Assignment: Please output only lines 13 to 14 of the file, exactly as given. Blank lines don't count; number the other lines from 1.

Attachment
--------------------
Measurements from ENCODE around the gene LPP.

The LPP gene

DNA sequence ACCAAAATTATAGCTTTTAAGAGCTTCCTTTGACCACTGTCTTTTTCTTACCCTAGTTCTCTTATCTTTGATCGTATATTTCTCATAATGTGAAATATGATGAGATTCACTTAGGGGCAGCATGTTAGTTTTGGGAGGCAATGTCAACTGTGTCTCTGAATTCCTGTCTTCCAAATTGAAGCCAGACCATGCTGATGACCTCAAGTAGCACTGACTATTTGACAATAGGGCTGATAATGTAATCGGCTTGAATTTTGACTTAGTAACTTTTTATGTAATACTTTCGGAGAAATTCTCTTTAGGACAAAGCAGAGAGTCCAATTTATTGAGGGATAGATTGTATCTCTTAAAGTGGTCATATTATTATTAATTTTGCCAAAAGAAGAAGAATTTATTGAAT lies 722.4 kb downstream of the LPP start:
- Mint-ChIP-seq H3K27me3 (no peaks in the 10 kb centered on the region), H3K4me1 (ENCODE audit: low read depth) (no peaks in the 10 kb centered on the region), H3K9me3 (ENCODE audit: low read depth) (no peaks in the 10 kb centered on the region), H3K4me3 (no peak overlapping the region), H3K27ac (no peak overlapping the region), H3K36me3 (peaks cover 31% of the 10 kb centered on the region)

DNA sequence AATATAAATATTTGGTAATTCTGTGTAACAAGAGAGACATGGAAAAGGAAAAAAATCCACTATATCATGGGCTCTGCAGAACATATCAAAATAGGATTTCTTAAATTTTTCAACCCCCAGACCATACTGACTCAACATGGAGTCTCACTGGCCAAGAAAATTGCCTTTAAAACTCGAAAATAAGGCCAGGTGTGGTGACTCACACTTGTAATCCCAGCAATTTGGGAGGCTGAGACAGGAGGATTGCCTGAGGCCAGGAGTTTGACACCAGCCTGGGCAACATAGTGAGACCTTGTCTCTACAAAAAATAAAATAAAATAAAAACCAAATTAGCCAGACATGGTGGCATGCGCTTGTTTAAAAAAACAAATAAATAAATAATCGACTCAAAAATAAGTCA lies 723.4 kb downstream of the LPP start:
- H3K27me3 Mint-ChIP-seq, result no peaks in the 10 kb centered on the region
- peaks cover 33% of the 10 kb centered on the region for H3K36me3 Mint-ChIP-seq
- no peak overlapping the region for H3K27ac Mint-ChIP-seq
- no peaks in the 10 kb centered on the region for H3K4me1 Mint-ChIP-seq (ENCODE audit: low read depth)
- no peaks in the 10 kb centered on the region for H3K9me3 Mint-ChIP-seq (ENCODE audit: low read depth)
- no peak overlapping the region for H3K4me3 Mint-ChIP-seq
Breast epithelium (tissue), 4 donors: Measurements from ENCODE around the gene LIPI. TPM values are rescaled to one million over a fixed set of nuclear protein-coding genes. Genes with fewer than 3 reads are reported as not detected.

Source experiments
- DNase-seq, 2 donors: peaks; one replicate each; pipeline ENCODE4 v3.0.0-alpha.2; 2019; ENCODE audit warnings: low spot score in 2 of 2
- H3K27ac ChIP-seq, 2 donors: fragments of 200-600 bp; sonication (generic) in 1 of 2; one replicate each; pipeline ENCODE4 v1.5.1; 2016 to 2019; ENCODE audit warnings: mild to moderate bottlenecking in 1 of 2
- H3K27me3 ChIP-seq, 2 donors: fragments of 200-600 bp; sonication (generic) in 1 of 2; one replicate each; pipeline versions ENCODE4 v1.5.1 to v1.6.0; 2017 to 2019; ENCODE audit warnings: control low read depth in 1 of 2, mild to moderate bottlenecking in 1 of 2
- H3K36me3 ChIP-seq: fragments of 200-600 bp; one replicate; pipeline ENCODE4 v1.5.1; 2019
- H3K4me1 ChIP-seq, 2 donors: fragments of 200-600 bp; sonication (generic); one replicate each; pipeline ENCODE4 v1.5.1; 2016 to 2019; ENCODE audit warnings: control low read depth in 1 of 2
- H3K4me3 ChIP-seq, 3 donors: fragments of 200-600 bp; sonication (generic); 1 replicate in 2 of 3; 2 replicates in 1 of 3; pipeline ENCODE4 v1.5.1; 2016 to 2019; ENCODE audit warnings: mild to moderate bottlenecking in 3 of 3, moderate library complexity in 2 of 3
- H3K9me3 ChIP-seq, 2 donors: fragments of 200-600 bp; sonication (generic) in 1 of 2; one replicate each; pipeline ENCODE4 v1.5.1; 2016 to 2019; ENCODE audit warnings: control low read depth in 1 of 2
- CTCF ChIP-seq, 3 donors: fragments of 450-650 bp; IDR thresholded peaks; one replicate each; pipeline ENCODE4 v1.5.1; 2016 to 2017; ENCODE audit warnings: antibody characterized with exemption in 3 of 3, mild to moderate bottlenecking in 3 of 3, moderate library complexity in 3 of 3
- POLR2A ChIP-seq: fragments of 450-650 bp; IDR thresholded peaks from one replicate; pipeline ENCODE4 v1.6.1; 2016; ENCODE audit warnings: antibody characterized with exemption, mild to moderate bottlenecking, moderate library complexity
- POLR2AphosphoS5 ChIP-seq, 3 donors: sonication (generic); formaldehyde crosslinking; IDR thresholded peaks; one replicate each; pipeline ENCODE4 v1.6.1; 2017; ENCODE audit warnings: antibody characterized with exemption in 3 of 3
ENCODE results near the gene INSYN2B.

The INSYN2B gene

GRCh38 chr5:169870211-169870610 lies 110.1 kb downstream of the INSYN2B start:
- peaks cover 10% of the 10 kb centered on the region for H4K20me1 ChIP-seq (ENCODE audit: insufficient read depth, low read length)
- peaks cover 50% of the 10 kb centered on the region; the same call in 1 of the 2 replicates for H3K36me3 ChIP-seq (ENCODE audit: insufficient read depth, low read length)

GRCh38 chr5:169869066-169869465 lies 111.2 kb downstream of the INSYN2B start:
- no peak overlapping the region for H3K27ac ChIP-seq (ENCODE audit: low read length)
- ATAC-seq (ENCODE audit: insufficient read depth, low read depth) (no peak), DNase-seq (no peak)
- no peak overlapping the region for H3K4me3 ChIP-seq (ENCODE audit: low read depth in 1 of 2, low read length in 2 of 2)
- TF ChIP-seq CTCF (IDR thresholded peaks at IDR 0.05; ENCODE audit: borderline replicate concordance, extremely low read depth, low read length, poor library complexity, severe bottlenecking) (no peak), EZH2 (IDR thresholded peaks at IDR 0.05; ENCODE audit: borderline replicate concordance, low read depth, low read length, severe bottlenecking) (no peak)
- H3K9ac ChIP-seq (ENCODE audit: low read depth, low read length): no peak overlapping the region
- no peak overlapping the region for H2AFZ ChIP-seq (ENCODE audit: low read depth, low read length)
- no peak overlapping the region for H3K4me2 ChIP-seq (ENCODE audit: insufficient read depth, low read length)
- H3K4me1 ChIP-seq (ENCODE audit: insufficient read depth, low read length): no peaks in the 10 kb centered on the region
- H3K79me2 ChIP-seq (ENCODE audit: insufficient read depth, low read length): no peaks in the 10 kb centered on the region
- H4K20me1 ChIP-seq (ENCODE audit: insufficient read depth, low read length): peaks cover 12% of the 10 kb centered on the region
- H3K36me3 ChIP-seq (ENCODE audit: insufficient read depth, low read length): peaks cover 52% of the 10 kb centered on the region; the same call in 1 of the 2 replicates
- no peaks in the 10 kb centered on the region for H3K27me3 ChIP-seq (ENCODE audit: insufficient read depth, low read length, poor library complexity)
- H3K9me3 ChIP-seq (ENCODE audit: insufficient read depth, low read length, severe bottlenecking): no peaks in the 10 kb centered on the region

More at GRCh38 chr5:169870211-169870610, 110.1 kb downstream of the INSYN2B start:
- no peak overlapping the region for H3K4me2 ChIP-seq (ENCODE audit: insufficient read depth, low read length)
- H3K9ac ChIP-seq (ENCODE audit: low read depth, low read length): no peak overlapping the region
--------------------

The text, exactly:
Source experiments
- DNase-seq, 2 donors: peaks; one replicate each; pipeline ENCODE4 v3.0.0-alpha.2; 2019; ENCODE audit warnings: low spot score in 2 of 2